I don't think A/C should be a problem because you can run those off of electricity. I also thought about the heat being a problem, since I would not want to drive to work for 30 minutes in freezing weather. That also makes me think that it might be cheaper though, because at least in the summer all the heat that you get off the engine is a waste product, and the electrical system could probably be more efficient than burning the gas.

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                            • #29
                              Re: Chevy Ressurecting the Volt

                              Originally posted by DuckButter View Post
                              Given the fact that the cost to run electric water heaters is so much higher then gas, I think you have a very good point.
                              If memory serves, as much as 10% of the energy used to make electricity is lost in transmission.
                              Another interesting comparison, gasoline has about 114,000 btu's per gallon at about $4 a gallon.
                              Assuming BTU's are a somewhat accurate way to compare energy:
                              1 kw = 3412 btu
                              1 therm = 29.3 kw
                              At .17 /kw that means the 114K btu equivalence to a gallon of gas would cost $5.68.
                              The trick being how efficient the vehicle is, but hybrid definitely sounds better than that.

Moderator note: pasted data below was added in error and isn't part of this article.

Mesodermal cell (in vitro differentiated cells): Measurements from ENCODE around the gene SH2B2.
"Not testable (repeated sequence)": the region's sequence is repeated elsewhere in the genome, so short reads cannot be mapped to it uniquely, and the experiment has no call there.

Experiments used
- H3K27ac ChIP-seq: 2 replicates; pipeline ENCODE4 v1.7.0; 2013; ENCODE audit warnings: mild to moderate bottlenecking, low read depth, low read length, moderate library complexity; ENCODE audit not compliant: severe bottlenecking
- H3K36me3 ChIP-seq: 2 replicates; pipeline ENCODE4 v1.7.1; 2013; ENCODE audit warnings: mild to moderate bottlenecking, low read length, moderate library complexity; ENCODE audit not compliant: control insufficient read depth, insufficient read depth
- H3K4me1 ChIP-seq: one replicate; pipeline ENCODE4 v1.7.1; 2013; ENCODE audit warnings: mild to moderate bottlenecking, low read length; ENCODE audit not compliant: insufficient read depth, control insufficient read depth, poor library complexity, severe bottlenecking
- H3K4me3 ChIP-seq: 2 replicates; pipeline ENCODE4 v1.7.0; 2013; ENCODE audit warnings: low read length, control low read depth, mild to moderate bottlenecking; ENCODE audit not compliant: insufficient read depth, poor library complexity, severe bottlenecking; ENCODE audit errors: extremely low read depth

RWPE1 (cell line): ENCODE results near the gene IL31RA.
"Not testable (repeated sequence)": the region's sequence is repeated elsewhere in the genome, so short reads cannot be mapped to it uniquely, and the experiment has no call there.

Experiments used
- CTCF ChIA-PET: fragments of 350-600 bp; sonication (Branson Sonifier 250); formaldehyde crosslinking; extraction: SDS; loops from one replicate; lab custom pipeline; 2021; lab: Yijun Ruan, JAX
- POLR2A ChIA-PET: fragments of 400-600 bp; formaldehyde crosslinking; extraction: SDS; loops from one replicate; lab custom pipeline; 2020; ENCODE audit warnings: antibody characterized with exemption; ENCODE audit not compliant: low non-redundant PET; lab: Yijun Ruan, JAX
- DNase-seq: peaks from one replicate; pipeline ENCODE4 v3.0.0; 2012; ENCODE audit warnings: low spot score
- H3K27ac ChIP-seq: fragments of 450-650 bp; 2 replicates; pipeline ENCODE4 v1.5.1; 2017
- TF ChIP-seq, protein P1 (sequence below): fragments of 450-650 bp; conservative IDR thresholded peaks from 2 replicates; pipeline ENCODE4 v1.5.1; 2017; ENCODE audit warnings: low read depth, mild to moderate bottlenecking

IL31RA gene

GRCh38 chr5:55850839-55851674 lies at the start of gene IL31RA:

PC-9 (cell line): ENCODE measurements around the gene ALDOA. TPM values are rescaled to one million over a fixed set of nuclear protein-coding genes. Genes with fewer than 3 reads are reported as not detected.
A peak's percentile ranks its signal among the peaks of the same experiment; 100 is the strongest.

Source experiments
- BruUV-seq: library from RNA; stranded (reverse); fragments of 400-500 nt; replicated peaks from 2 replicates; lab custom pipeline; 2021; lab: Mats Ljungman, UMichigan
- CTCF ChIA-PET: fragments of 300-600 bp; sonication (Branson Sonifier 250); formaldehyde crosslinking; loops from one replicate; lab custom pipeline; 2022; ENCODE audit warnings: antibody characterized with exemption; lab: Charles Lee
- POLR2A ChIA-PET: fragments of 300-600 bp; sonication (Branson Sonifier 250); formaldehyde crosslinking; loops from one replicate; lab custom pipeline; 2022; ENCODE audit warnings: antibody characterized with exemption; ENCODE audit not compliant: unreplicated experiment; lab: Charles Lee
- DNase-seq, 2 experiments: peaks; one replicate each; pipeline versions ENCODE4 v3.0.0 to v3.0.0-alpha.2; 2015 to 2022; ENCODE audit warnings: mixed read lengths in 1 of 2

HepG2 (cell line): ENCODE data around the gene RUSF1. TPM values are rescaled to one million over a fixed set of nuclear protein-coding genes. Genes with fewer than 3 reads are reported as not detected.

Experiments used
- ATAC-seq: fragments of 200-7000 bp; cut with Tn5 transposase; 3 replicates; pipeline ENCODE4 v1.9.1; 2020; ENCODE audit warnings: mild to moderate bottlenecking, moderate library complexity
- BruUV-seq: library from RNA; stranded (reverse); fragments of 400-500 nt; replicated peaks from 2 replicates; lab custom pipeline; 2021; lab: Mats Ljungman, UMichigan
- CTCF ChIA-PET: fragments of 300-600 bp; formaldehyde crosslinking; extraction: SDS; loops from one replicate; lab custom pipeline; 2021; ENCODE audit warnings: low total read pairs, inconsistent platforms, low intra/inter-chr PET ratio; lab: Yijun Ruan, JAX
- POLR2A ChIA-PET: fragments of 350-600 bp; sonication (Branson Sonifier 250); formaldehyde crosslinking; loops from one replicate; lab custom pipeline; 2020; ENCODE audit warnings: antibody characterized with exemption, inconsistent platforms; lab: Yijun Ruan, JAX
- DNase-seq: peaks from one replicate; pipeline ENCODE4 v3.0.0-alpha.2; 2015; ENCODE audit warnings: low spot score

Not a a rocket scientist here, so anyone feel free correct those figures.

                              I found this with additional info on converting gallons to KWhs :

                              http://www.diyelectriccar.com/forums...31&postcount=6

                              and from this howstuffworks article:

                              http://auto.howstuffworks.com/question424.htm
                              Now we need to figure out how much electrical energy we can get out of a gallon of gas. A gallon of gas contains about 60 kilowatt-hours of chemical energy, but this energy has to go through two conversion processes before we can use it in a light bulb[or to power some electric device]. First the chemical energy must be turned into mechanical power by the engine of the car. Car engines don't do this very efficiently -- only about 25% of the chemical energy can be turned into mechanical power, and the rest is wasted as heat. After the engine gets done with our gallon of gas we have 15 kilowatt-hours left.